Sanchez: Innovation doesn’t depend upon calendar change

Welcome to 2020! A new decade with a fresh sense of possibility! So, where is my flying car? My jetpack? And most importantly — where is my Rosie Robot to clean house and fold laundry?

The year 2020 has always held a futuristic sense of potential. Growing up it felt far enough away that anything was possible (we could all be living the Jetsons’ life), but it was close enough that we would actually be around to experience it. I find I’m frustrated when my sense of possibility doesn’t always mesh with reality.

The reality is that innovation moves at its own pace. And rarely in step with what dreamers hope for. 

My grandmother grew up in Northern Colorado. Her family homestead is just miles away from where she lives in Fort Collins now. She and her nine brothers and sisters spent years in a sod hut with no running water or electricity to claim their farmland. They rode horses to a one-room schoolhouse and their father made moonshine on the sly to support the family. Her idea of innovation was indoor plumbing.

But since her birth in 1928, the world has been filled with innovations that have improved the standard of living. Cars, telephones, refrigeration, and washing machines changed the way we live. Television, computers, space flight and the internet have changed the way we dream. My grandmother grew up with no electricity. Now she messages me on Facebook with her smartphone.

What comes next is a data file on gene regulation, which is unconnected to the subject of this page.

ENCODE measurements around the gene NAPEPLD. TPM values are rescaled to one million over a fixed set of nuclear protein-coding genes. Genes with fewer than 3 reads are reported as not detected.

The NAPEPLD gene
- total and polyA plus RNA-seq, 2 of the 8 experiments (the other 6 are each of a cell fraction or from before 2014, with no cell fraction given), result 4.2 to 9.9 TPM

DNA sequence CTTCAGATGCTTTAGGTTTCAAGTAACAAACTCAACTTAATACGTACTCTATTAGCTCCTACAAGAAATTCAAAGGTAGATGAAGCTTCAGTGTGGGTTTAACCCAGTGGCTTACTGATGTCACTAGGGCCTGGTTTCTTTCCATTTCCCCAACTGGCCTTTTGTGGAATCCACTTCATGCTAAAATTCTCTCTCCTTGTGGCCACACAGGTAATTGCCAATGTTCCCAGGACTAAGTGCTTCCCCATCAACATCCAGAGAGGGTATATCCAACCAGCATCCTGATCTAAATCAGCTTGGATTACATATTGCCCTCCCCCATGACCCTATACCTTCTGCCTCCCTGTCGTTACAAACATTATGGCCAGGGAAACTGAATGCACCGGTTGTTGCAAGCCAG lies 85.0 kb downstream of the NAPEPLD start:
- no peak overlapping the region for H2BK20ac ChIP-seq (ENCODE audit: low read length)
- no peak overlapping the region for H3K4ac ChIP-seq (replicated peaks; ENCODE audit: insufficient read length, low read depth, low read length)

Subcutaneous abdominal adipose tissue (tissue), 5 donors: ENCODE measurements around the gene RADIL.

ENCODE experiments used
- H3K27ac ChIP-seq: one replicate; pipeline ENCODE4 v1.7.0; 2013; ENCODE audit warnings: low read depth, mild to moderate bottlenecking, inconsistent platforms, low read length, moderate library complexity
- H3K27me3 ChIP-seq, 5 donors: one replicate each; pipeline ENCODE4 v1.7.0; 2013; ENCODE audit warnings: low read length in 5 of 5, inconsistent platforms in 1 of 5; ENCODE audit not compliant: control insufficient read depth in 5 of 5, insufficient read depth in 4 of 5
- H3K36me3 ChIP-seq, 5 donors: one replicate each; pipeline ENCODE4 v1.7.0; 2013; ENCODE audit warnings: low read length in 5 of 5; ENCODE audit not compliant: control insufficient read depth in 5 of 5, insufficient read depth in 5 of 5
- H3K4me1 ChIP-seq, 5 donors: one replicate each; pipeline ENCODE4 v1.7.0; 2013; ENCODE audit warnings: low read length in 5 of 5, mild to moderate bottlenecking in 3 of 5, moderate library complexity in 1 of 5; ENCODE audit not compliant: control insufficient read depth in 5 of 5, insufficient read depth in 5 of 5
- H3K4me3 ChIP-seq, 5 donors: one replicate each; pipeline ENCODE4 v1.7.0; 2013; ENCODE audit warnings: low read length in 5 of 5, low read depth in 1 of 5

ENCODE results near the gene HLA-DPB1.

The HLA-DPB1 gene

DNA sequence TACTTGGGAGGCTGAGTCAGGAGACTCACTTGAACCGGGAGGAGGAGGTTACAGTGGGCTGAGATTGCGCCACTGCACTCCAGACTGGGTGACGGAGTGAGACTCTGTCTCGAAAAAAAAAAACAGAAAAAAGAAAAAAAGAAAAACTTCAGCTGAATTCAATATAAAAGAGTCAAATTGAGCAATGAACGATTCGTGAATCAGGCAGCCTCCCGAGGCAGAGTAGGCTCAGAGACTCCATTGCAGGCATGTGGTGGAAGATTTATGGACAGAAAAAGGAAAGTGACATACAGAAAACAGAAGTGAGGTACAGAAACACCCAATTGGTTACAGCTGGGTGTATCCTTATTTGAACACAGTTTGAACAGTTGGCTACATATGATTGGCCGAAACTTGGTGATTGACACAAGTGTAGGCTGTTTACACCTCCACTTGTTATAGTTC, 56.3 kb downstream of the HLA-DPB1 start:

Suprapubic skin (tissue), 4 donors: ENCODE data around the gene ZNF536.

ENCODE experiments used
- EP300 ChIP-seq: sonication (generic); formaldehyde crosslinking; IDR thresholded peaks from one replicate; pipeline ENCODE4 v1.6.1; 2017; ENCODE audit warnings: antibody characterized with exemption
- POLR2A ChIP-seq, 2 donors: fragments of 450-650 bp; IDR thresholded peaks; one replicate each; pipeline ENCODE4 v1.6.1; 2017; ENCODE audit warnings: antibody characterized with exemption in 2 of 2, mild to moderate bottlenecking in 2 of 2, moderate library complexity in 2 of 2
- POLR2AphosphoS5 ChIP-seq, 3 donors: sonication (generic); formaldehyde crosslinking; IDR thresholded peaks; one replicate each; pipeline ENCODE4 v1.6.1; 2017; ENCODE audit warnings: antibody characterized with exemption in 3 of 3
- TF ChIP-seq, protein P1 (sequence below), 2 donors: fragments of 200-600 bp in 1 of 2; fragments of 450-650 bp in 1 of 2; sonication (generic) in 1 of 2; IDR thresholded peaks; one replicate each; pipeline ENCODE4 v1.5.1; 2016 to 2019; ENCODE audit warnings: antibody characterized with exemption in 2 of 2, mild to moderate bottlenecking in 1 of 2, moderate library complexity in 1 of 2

The last century has been filled with exponential growth in innovation compared to previous centuries. Looking forward, will we be able to continue the same pace? For Northern Colorado, all signs point to yes.

One of the things I love about my job at LaunchNo.CO is meeting the entrepreneurs and business owners who are at the forefront of innovation here. We have companies who are making medical breakthroughs in dentistry and animal cancers. Medical device manufacturers who are making it possible to more accurately measure biologics in the air and one that  is changing the way shock affects those in wheelchairs.

We lead the way in renewable energy advancements and how we monitor and maintain those assets. We have companies that are making antiques fresh and accessible again and those that are creating brand new products to fill unmet needs. We have entrepreneurs who are trying to disrupt the way we look at things as fundamental as parental leave and those who are trying to make sure our senior population can navigate the growing digital world. 

We’re helping landlords be more effective and efficient, and we’re helping kitchens make the most out of their downtime. We’re building platforms that change the way music is produced and those that make it easier to manage your data usage. And I’ve barely scratched the surface of the tremendous innovation that’s happening here.

Through this column I want to take you on a journey of discovery to the innovation that’s happening all around us here in Northern Colorado. And while many believe that innovation comes from think tanks and massive corporations, in reality, the majority of it starts with ideas fleshed out at kitchen tables over beers. It’s planned in basements and built in garages. And it’s coming to life in our community through the hard work of entrepreneurs with a dream they want to see become a reality.

Now if someone would just speed up the pace on making Rosie the Robot a reality…

Jana Sanchez is the executive director of LaunchNo.CO, a nonprofit dedicated to helping companies form, grow, and stay in Northern Colorado. She can be reached at